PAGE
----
# Copper and Ferrite loop inductance and skin depth

#### engr_david_ee

Joined Mar 10, 2023
25
The permeability of ferrite is in the range of 1500 to 3000 where as the permeability of copper is close to 1. How do we compare the loop inductance and skin depth at low and high frequencies of these two materials.

#### DickCappels

Joined Aug 21, 2008
10,067
What is the motivation for seeking an answer to this very unusual question? Ferrite is usually not very conductive and would not be most people’s first choice fro making into an inductor.

Not understanding what you want to do, I can only imagine that this might be of some help to you -note the formula: https://www.pasternack.com/t-calculator-skin-depth.aspx

#### engr_david_ee

Joined Mar 10, 2023
25
Posting copyrighted material to AAC without reasonable fair use is prohibited.
I have attached some pages from book chapter. I am trying to compare, how the skin depth of ferrite at higher frequencies is different then copper, it is more than copper or less and how their loop inductance at a given geometry at low frequencies and at high frequencies are related in both materials.

The PDF attached to this post was from Signal and Power Integrity—Simplified, 2nd Edition by Eric Bogatin, a copyrighted work not freely available.

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#### BobTPH

Joined Jun 5, 2013
7,539
I don’t understand why you would compare the properties of ferrite and copper. They would never be used for the same thing. One is used as an inductor core, the other as a conductor.

#### engr_david_ee

Joined Mar 10, 2023
25
I have seen the use of ferrite on the DC power rails on the FPGA boards. What is the purpose of using ferrite on the DC rails and how to select their values given the voltage and the maximum current is known.

#### DickCappels

Joined Aug 21, 2008
10,067
Ferrite on power rails are either to filter out noise or to assure that noise returns to its source rather than is radiated or conducted to a “victim”.

#### Janis59

Joined Aug 21, 2017
1,718
RE: BobTPH - yet indeed their role is another but both are suffering because of Foucault effect. That is the true reason why ferrites are grinded in to so small particles (fixed in ceramic glue mass) like PM10 and even smaller, let the whole grain contains one single swirl and all the volume be utilized effectively. And if one exploits that specific ferrite at higher frequency, then loss factor skyrocketing. Meanwhile another ferrite with smaller grinded particles will allow more high frequency and ferrite what is roughly ground permits rather low frequency. Something so on....

#### RoofSheep

Joined Mar 7, 2023
36
I have seen the use of ferrite on the DC power rails on the FPGA boards. What is the purpose of using ferrite on the DC rails and how to select their values given the voltage and the maximum current is known.
These are probably "lossy" ferrites that are used as EMI filters. High-frequency currents give rise to high-frequency magnetic fields. The ferrites are lossy at high frequencies. So the busbar looks like a resistor at high frequencies.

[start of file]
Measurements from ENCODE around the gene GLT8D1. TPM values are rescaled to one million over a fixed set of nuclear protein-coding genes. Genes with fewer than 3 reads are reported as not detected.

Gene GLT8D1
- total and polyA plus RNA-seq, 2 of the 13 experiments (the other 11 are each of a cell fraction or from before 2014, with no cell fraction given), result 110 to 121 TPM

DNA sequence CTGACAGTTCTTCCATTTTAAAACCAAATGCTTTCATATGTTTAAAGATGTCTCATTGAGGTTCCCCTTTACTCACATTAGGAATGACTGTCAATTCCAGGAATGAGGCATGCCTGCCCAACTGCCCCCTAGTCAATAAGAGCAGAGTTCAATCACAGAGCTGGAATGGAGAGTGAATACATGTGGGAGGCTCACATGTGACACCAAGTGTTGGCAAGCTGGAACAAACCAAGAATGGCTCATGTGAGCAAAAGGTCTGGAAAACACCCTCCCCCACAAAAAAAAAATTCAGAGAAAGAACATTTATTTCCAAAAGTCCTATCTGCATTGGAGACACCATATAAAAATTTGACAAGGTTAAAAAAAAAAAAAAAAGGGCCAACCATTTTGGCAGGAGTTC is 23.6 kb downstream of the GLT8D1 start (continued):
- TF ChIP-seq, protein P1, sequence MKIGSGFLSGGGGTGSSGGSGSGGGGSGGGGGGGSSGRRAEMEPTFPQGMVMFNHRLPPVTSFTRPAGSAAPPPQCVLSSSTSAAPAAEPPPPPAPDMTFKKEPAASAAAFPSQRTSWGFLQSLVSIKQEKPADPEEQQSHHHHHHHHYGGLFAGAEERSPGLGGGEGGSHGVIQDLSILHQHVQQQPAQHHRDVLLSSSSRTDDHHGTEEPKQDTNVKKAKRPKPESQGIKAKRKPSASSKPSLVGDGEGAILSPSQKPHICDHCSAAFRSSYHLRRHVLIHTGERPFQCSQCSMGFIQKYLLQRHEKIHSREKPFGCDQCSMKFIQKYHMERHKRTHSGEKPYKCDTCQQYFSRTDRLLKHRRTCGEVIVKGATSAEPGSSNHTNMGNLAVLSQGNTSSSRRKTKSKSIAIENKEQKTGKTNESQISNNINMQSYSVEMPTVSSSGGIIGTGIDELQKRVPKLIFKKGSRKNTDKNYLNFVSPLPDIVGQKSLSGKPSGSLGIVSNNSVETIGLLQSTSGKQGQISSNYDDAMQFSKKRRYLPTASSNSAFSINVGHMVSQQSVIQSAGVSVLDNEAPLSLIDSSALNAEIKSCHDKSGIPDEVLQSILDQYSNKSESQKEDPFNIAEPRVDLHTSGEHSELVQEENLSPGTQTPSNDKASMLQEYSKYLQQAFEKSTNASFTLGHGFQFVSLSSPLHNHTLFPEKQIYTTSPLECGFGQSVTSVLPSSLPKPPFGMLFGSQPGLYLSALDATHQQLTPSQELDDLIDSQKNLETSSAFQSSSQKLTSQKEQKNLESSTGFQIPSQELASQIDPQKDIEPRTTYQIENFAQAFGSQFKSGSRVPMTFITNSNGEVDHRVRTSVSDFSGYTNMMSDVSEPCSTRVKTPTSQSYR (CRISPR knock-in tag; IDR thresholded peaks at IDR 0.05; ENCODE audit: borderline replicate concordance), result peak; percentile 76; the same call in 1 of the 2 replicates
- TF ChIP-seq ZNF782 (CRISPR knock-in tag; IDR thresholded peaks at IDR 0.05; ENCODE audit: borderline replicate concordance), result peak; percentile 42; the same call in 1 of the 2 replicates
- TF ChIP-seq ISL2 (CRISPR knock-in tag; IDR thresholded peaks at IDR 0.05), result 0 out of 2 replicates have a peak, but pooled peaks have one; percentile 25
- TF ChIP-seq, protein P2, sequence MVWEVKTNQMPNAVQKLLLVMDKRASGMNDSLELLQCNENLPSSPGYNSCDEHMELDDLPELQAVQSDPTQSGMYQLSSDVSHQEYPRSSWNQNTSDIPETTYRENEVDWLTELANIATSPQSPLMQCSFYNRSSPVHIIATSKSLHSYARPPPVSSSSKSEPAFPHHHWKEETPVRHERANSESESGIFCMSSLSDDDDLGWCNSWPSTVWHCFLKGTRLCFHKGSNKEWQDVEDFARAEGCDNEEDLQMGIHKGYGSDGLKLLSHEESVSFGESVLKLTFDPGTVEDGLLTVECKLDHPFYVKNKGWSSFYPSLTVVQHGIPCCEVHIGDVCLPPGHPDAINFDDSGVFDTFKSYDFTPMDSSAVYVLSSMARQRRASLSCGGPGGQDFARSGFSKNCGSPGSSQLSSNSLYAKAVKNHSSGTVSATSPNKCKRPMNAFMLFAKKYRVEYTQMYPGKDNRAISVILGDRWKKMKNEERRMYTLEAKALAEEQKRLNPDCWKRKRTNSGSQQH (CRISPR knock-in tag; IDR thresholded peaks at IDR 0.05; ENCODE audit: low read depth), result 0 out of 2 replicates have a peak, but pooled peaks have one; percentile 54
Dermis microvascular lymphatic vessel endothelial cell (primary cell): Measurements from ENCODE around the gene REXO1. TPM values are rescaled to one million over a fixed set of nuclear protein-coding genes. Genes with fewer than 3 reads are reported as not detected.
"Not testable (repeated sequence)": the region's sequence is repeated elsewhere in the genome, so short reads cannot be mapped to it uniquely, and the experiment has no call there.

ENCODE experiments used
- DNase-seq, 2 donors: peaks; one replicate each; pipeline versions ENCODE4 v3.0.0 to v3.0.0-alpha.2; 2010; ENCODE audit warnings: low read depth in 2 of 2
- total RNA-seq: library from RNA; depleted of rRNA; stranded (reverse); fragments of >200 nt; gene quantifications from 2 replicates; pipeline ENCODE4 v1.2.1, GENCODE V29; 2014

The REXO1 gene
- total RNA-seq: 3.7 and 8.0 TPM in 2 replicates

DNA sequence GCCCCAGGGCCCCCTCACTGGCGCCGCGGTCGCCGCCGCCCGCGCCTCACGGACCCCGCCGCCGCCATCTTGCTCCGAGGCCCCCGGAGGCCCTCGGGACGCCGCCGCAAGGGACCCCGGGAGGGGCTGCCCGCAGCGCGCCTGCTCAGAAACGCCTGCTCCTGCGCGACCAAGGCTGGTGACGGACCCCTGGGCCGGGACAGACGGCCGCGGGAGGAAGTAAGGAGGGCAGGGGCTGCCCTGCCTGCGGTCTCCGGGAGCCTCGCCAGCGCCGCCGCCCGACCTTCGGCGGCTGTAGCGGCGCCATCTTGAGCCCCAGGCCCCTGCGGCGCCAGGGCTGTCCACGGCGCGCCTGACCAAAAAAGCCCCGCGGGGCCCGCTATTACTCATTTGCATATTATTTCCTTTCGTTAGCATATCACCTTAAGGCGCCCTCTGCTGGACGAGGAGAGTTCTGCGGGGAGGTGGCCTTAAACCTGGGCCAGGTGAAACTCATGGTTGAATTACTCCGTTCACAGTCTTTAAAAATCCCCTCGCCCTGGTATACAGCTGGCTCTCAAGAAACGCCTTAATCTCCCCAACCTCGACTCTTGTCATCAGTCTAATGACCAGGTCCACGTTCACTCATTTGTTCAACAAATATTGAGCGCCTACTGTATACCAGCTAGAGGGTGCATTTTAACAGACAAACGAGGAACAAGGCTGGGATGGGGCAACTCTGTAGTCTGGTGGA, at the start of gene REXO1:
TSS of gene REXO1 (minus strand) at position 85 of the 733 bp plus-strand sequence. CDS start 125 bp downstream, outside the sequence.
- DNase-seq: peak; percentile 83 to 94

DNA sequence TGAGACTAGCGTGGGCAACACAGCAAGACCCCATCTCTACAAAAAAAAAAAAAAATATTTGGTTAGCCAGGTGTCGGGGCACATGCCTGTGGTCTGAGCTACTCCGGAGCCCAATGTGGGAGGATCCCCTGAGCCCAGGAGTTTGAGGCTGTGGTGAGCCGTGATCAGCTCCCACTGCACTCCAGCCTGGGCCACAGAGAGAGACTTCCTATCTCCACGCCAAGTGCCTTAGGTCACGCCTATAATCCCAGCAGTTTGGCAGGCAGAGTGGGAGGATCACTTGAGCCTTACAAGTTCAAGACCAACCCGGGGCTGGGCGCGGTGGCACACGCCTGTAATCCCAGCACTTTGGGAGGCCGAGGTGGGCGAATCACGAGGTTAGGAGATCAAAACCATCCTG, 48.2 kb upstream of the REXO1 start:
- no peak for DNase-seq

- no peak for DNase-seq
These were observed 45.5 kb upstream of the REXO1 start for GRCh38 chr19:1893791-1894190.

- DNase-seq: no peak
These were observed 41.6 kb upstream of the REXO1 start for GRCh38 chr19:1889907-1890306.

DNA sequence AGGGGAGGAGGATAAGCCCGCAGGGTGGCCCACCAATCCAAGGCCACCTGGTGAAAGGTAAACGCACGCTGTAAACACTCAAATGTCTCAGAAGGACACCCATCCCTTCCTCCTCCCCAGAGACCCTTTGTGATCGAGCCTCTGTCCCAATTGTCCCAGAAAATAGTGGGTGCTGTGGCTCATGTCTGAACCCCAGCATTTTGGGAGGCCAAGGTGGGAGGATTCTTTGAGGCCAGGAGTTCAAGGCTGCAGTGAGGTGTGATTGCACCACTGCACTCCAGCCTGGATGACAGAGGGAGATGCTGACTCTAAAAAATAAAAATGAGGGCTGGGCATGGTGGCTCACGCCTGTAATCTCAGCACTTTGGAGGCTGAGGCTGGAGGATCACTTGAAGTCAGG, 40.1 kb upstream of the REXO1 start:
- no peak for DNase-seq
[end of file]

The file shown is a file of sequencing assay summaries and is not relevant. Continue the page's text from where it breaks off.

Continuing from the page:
#### Janis59

Joined Aug 21, 2017
1,718
Re:RoofSheep
Absolutely for sure. I met this nonpleasant fact when I tried to use the ferrite cyliders from PC cabling for symmetrizing the 156 MHz antenna cable. It simply didnt worked. Then I bought a fresh ferrites designed for such aim and they worked brilliantly. Later I tried the same (bad ones) ferrite to apply for stop the power supply demolishing by it load, consumpting 48 V 50 A by small "portions" - at 40.8 MHz. Result was catastrophic - those ferrite became red-hot and melted. Only then I realized why it wasnt effective in my antenna.

#### nsaspook

Joined Aug 27, 2009
11,758
These are probably "lossy" ferrites that are used as EMI filters. High-frequency currents give rise to high-frequency magnetic fields. The ferrites are lossy at high frequencies. So the busbar looks like a resistor at high frequencies.
+1
Always use the right type of component for the job.

Notice the very high R value for a inductor.
https://www.murata.com/en-us/products/emiconfun/emc/2011/06/14/en-20110614-p1
Fig. 3 shows an example of the impedance frequency characteristics of a chip ferrite bead. The basic principle involved is as follows: The impedance increases in proportion as the frequency rises, as in the case of inductors, so by connecting these beads in series in a circuit, they function as a low-pass filter. With regular inductors, the main characteristic among the impedance (Z) values is the reactance component (X). On the other hand, since chip ferrite beads use ferrite materials with a high loss in the high frequencies, the main characteristic in the high-frequency range is the resistance component (R). The reactance component is not accompanied by loss, but the resistance component is. This means that, compared with regular inductors, chip ferrite beads have better properties for absorbing noise energy, providing a higher noise-suppression effect.

#### MrAl

Joined Jun 17, 2014
10,599
The permeability of ferrite is in the range of 1500 to 3000 where as the permeability of copper is close to 1. How do we compare the loop inductance and skin depth at low and high frequencies of these two materials.
Hi,

Just a thought...
You might want to compare copper wire to iron wire and skin effect and all that. You can then apply this to resistors that have steel leads instead of copper.